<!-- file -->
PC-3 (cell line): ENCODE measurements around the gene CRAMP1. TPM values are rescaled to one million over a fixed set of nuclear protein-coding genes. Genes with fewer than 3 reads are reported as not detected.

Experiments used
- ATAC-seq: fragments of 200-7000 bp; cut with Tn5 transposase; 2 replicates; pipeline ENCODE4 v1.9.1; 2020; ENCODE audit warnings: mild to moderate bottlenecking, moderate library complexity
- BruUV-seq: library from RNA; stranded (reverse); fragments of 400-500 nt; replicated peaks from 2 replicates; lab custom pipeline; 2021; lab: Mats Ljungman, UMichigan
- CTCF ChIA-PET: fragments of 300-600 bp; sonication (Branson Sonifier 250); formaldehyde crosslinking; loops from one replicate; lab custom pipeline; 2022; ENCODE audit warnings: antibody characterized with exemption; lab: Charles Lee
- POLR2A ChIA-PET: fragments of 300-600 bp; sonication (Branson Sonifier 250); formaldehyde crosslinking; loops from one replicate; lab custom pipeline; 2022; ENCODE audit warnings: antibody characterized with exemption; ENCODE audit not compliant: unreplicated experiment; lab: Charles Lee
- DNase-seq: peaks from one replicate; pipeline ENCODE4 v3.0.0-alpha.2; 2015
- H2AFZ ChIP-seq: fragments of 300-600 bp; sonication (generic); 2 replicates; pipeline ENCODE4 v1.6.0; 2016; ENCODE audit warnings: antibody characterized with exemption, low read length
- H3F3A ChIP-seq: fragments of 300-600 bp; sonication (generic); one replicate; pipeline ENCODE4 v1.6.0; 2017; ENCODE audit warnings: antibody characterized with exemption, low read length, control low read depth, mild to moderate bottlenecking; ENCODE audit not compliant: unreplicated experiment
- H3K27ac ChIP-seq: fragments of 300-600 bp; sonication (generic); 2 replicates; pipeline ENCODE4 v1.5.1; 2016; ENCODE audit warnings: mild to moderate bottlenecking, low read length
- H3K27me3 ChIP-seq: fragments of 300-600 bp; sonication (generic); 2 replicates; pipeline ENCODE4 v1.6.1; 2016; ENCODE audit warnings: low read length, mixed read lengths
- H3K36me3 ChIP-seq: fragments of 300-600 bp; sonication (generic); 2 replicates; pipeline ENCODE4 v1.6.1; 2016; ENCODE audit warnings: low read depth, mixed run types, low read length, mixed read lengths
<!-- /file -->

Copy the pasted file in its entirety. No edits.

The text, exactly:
PC-3 (cell line): ENCODE measurements around the gene CRAMP1. TPM values are rescaled to one million over a fixed set of nuclear protein-coding genes. Genes with fewer than 3 reads are reported as not detected.

Experiments used
- ATAC-seq: fragments of 200-7000 bp; cut with Tn5 transposase; 2 replicates; pipeline ENCODE4 v1.9.1; 2020; ENCODE audit warnings: mild to moderate bottlenecking, moderate library complexity
- BruUV-seq: library from RNA; stranded (reverse); fragments of 400-500 nt; replicated peaks from 2 replicates; lab custom pipeline; 2021; lab: Mats Ljungman, UMichigan
- CTCF ChIA-PET: fragments of 300-600 bp; sonication (Branson Sonifier 250); formaldehyde crosslinking; loops from one replicate; lab custom pipeline; 2022; ENCODE audit warnings: antibody characterized with exemption; lab: Charles Lee
- POLR2A ChIA-PET: fragments of 300-600 bp; sonication (Branson Sonifier 250); formaldehyde crosslinking; loops from one replicate; lab custom pipeline; 2022; ENCODE audit warnings: antibody characterized with exemption; ENCODE audit not compliant: unreplicated experiment; lab: Charles Lee
- DNase-seq: peaks from one replicate; pipeline ENCODE4 v3.0.0-alpha.2; 2015
- H2AFZ ChIP-seq: fragments of 300-600 bp; sonication (generic); 2 replicates; pipeline ENCODE4 v1.6.0; 2016; ENCODE audit warnings: antibody characterized with exemption, low read length
- H3F3A ChIP-seq: fragments of 300-600 bp; sonication (generic); one replicate; pipeline ENCODE4 v1.6.0; 2017; ENCODE audit warnings: antibody characterized with exemption, low read length, control low read depth, mild to moderate bottlenecking; ENCODE audit not compliant: unreplicated experiment
- H3K27ac ChIP-seq: fragments of 300-600 bp; sonication (generic); 2 replicates; pipeline ENCODE4 v1.5.1; 2016; ENCODE audit warnings: mild to moderate bottlenecking, low read length
- H3K27me3 ChIP-seq: fragments of 300-600 bp; sonication (generic); 2 replicates; pipeline ENCODE4 v1.6.1; 2016; ENCODE audit warnings: low read length, mixed read lengths
- H3K36me3 ChIP-seq: fragments of 300-600 bp; sonication (generic); 2 replicates; pipeline ENCODE4 v1.6.1; 2016; ENCODE audit warnings: low read depth, mixed run types, low read length, mixed read lengths